To answer the other questions about this tree, you'll need to click on the "advanced tree features" button in the Field Guide. Then, by clicking on the question marks on this more complex tree, you can answer other questions about the new Tree of Life, including:
- Why all those different colors? On this tree, the colors designate different named groups. Just look for colors on the branches that match the font colors the names are written in. If you scan the perimeter of the tree, you'll see many unfamiliar groups (Aenigmarchaeota, anyone?) and a few old friends — or enemies as the case may sometimes be (Amoebozoa, Chlamydiae!). Incidentally, all of plant, fungal, and animal life (including we humans) is represented by two thin slivers of the mint green Eukaryote branch in the lower right part of the diagram (shown below) — Opisthokonta (animals and fungi) and the Archaeoplastida (plants).
Animals, fungi, and plants represent a tiny fraction of the diversity shown on the new Tree of Life.
- Why are some branches longer than others? On this tree, branch length represents amount of evolutionary change as reflected in differences among the organisms' DNA sequences. Along longer branches, more sequence change has occurred than along shorter branches. So, for example, the Eukaryote/DPANN/Archaea/TACK lineage sits at the end of a very long branch (as shown below). That means that there are many genetic differences between the organisms in this group and other organisms on the tree. To figure out exactly how much change is occurring, you'd have to use the scale bar, which reads 0.4, meaning that for each segment of branch of that length, 0.4 nucleotide substitutions per site occurred in the genes used to generate this tree.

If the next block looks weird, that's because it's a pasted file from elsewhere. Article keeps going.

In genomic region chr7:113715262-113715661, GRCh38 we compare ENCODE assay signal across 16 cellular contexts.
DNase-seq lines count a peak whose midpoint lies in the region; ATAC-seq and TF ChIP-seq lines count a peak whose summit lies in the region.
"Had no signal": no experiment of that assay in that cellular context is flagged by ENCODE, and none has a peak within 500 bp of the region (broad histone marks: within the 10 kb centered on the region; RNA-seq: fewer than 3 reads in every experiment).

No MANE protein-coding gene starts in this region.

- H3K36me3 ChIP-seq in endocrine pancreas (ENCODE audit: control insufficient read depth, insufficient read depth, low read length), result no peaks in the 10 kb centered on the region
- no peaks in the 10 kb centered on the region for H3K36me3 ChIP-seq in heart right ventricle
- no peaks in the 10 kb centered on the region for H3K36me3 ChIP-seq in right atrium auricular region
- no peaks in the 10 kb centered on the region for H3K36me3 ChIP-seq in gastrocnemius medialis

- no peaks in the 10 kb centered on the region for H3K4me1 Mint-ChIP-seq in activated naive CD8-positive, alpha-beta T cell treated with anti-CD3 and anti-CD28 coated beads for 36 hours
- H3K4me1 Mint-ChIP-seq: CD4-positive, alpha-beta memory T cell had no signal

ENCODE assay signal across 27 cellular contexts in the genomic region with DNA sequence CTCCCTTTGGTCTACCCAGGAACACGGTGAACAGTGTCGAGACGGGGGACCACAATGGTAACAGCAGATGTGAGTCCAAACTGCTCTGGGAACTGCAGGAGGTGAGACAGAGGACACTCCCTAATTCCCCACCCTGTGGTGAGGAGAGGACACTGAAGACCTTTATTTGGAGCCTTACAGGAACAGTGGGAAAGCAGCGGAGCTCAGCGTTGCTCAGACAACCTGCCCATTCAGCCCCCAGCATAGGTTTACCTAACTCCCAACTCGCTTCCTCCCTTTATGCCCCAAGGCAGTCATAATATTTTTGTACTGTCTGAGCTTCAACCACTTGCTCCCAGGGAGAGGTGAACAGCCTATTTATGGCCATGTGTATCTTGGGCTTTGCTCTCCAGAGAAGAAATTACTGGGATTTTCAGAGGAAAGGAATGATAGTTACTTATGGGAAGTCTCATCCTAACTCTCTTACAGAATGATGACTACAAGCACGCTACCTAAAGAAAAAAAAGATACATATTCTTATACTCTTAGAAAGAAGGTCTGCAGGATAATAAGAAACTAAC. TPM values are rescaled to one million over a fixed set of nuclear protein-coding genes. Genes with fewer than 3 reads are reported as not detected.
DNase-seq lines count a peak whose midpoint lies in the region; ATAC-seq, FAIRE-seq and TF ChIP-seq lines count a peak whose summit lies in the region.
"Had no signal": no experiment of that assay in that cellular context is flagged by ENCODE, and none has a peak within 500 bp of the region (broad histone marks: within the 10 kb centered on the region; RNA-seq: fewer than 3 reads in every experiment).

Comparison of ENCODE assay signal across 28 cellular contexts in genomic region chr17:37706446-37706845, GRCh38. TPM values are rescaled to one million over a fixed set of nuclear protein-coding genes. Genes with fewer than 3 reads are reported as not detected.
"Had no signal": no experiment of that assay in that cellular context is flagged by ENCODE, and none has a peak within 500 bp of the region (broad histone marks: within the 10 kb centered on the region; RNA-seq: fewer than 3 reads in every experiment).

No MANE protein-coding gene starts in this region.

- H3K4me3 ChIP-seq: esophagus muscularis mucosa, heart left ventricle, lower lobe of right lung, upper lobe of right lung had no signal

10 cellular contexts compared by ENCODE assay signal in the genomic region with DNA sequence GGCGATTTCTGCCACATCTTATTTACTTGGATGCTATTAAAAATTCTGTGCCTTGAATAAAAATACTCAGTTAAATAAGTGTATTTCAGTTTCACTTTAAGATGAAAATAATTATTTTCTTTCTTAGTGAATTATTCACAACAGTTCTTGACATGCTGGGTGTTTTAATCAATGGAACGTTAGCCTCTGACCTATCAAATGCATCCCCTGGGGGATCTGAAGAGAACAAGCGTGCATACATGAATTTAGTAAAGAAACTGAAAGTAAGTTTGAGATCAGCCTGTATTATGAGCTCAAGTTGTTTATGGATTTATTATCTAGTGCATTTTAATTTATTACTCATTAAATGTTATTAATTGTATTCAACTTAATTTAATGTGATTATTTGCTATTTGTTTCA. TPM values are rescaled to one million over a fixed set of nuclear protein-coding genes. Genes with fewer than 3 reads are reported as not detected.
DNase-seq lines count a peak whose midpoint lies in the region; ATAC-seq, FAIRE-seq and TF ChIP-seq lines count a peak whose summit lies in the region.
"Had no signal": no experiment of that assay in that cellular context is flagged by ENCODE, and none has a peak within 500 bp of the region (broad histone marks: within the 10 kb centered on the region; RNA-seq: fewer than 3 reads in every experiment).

In the new Tree of Life, branch length indicates the number of nucleotide substitutions that have accumulated along that branch.
Tree diagrams sometimes add labels or symbols to highlight particular features of the tree, in this case red dots. The caption for the tree in the original scientific paper describes what the red dots mean. Each of these dots represents a lineage that no scientist has ever actually seen and that is known only from DNA. In fact, the scientists working on this study discovered 1011 separate organisms this way! Many of these newly discovered lineages are thought to be symbionts — members of other species' microbiomes. While this is impressive, it almost certainly represents a small portion of the microbial diversity still waiting to be discovered. For this study, DNA was collected from six very different environments, but this variation doesn't come close to encompassing the full range of environments on Earth, nearly all of which are inhabited by different sorts of microbes. As scientists use genetic tools to dig deeper and deeper into the full scope of life's diversity, they will surely be adding new explosions to this already lavish fireworks display! And as these new branches are grafted onto the tree and this information is displayed in different ways, you'll be able to return to the Field Guide and Tree Room for help figuring out what it all means.